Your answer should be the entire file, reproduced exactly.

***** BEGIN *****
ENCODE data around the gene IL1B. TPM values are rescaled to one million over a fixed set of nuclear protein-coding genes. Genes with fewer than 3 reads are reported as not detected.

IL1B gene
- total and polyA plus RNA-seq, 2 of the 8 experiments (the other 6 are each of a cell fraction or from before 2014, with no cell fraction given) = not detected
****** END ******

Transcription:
ENCODE data around the gene IL1B. TPM values are rescaled to one million over a fixed set of nuclear protein-coding genes. Genes with fewer than 3 reads are reported as not detected.

IL1B gene
- total and polyA plus RNA-seq, 2 of the 8 experiments (the other 6 are each of a cell fraction or from before 2014, with no cell fraction given) = not detected